When my Audi A1 arrived in autumn 2011, I had high expectations. It had been on sale for just less than a year by then, but had already won numerous accolades – including our Car of the Year award.
My A1 was a 1.4 TFSI Sport: the same spec as our award winner. That meant a quiet, relatively frugal and punchy 121bhp petrol engine, mated to a slick six-speed manual gearbox.
Sport trim is well specified, with six airbags, ESP, air-conditioning, Bluetooth, a multi-function steering wheel and sports seats with adjustable lumbar support all standard, but I wanted to add a few options. By far the best was the £1375 Technology Pack, which includes sat-nav with a 6.5-inch screen, MMI central controller and a 40GB hard drive.
The sat-nav was straightforward to use; it shows your nearest fuel stations, supermarkets, golf courses and everything between. The only issue I had was navigating Bath in night mode; the 3D images of the city's historical buildings got in the way of my on-screen route.
Half of the A1's hard drive is set aside for the Jukebox music function, so once I'd copied music over to it I could listen to my favourite tunes without faffing about with CDs or even the MP3 player connection in the glovebox. The additional tweeters and subwoofer (£255) also made the tunes tone-perfect.
Both the Jukebox and sat-nav can be operated with voice recognition. It worked well, only occasionally struggling with my Home Counties twang.
Sport trim also comes with slightly firmer-than-standard suspension and 16-inch alloys. That may sound like a recipe for a rock-hard ride, but not so. Bar a few clangs that shuddered into the cabin when hitting deep potholes, the A1's ride was comfortable enough. The only complaints came when the winter tyres were fitted (£792 all in). They provided a bit of extra grip on the couple of icy days we had in the South last winter, but the ride was noticeably worse.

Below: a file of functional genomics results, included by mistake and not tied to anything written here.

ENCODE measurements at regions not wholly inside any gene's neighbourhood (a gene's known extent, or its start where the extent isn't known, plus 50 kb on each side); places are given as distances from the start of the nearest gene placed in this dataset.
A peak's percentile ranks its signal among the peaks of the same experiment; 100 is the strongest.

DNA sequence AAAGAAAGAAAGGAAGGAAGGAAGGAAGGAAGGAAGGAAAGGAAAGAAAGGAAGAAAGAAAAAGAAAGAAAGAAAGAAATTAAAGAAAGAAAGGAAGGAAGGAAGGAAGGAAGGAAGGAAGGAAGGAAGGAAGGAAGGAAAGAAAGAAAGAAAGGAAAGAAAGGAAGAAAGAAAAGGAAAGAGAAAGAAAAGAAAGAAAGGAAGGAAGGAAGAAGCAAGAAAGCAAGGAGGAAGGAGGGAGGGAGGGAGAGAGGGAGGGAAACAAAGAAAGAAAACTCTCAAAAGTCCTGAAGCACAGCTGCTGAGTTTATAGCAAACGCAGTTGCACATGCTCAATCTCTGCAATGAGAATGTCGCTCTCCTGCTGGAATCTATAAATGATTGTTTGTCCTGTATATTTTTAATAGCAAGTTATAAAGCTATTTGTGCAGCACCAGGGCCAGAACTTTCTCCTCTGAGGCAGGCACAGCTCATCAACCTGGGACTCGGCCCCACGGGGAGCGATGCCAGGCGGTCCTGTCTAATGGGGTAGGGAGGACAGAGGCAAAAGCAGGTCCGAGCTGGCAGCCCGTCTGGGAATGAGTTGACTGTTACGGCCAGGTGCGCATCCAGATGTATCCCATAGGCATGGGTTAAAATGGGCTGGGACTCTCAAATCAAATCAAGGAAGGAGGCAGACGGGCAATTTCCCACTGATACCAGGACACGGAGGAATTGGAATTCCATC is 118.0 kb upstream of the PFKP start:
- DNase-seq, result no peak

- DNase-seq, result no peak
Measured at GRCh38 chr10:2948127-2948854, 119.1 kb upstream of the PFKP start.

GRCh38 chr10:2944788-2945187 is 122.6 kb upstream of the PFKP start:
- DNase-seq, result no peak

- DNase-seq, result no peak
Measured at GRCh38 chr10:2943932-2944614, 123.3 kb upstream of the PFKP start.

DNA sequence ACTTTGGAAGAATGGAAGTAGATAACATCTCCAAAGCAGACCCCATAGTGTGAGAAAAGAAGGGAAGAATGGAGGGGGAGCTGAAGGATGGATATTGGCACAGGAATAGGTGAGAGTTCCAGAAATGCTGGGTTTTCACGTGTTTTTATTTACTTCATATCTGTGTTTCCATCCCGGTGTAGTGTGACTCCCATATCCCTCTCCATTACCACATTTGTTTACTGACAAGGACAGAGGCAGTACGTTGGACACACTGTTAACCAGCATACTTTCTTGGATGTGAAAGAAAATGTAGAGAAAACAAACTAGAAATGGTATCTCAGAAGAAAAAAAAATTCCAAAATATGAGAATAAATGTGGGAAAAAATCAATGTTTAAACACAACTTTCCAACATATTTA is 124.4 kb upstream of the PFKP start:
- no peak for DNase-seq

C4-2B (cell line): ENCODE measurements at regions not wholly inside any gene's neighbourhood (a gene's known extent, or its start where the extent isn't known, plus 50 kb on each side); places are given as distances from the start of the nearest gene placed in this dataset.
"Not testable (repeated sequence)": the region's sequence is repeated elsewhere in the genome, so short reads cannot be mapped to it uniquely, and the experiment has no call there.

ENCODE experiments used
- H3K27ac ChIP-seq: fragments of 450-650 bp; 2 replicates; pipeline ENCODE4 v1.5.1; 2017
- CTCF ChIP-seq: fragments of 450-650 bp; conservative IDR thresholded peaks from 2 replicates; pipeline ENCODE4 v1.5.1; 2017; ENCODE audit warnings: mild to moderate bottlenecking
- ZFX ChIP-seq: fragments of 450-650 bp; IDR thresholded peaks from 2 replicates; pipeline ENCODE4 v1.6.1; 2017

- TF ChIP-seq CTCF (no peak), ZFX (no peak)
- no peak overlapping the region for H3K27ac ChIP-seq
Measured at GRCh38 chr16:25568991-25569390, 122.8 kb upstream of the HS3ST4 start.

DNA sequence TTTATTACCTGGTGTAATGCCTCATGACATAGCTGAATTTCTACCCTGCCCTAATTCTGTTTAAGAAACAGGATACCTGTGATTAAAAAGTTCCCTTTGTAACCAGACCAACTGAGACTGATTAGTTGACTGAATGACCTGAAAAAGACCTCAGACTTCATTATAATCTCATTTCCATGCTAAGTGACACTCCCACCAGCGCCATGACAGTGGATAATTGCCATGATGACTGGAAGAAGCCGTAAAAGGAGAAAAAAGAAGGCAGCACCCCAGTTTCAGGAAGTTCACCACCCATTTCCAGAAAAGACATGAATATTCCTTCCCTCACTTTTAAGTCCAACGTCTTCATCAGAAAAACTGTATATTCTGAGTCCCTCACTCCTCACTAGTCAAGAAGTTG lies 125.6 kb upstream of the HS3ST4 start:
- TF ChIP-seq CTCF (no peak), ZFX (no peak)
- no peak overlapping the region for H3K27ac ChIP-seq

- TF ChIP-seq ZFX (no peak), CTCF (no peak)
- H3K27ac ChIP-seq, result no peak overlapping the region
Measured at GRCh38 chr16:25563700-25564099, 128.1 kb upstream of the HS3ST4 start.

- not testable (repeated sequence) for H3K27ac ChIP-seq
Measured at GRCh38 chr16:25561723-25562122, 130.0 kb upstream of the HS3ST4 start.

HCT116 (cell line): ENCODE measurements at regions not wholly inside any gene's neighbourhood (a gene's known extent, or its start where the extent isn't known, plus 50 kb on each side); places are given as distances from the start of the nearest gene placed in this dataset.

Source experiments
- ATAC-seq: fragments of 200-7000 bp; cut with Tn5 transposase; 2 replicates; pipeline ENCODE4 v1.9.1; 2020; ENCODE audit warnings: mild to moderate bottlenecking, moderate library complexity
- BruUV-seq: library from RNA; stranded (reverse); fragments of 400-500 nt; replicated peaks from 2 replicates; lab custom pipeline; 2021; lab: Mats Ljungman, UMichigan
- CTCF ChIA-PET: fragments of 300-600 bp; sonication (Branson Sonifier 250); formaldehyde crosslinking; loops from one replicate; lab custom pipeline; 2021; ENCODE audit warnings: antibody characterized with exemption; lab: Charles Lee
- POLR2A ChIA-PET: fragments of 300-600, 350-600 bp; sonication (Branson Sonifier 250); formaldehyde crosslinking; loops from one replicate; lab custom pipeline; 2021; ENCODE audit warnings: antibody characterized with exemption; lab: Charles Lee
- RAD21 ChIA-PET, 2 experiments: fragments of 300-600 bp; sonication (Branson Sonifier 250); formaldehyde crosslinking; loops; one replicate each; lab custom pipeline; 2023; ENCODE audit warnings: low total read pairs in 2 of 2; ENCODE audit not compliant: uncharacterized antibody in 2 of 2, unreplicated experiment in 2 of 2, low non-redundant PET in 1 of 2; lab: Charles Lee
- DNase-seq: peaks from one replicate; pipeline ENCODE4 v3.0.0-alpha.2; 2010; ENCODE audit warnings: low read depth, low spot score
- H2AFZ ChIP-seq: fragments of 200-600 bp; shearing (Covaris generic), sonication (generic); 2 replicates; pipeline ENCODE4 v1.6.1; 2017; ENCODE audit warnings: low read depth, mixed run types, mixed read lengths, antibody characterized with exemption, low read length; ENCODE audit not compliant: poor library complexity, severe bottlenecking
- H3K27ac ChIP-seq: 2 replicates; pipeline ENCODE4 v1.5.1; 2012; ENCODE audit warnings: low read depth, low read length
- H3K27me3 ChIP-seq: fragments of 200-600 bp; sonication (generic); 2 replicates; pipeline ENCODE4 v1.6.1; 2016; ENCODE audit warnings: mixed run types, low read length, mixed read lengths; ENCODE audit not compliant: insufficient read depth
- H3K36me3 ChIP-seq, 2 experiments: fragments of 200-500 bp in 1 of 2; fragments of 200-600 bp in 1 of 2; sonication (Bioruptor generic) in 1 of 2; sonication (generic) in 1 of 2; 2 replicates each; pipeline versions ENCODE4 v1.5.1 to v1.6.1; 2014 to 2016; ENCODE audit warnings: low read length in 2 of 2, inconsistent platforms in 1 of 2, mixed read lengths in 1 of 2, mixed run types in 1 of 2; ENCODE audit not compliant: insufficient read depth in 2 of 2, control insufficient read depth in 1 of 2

The A1 is an upmarket supermini, so shouldn't have been the ideal motorway car, especially with a relatively small petrol engine up front. Yet it didn't take too much effort to keep up with the traffic on my 100-mile commute, and I managed to eke out 46.9mpg over 14,000 miles. That's a little way off the government figure of 53.5mpg but identical to What Car? True MPG's 46.9mpg, so I'm pretty pleased with my efforts.
The little A1 also fares well on space. Some superminis struggle to seat more than two adults in comfort, but there's enough headroom in the rear for even tall adults. The boot also did me proud. At 270 litres, it's average for a supermini, but it's well shaped and was adequate for my food shopping and holiday needs.
So why, if I'm gushing with praise about the A1, haven't I given it a maximum five-star rating?
Well, just three weeks and 1500 miles after we got the car, a rattle developed. It sounded like it was coming from the front passenger footwell and could be heard when pulling away from a standstill. So I called my local dealer, Audi Oxford (01865 566034), to book in the car.
The dealership was a 25-minute drive from home, but they insisted I took the A1 to be assessed first. A technician thought the gearbox housing was the issue, so I booked the car in for three weeks later when a complimentary courtesy car was available.
After I dropped off the car I didn't hear back from the garage for nearly 24 hours – so I rang them. It turned out that one of the engine mounts was rattling, and they discovered that the front nearside outer CV boot was leaking grease. The parts were ordered and were due the next day.
Two days and two phone calls later, the original work had been completed but another rattle had been discovered. The passenger door window seal (which was twisted when I first got the A1) had to be changed, and the new part would take up to 10 days to arrive. However, I had no idea it had arrived until I called a month later.
To be fair, when I complained to the dealership they apologised and gave me a free oil top-up. Yet it's unacceptable to have three such issues on a car that's barely two months old.
It's a shame, because the A1 was otherwise an excellent car. It suited my lifestyle and, although it's pricey to buy compared with other superminis, running costs are reasonably low.
Price when new £15,670
Price now (new) £15,890
Extras Technology Pack £1375; metallic paint £510; climate control (includes light and rain sensors) £330; rear parking sensors £305; and Audi sound system £255
Total price new £18,445
Current part-ex value £14,400
Overall fuel economy 46.9mpg
Worst fuel economy 29.5mpg
Best fuel economy 63.4mpg
True MPG 46.9mpg
Official fuel economy 53.5mpg
CO2 (g/km)/tax liability 124/15%
Contract hire £244
Cost per mile 40p
Insurance group/quote 15/£501
Servicing and repairs
Repairs Engine mount, new outer CV boot and door window seal – all under warranty
Rosie's Audi A1 on video
Our reviews are based on hard data and thorough testing in the real world.
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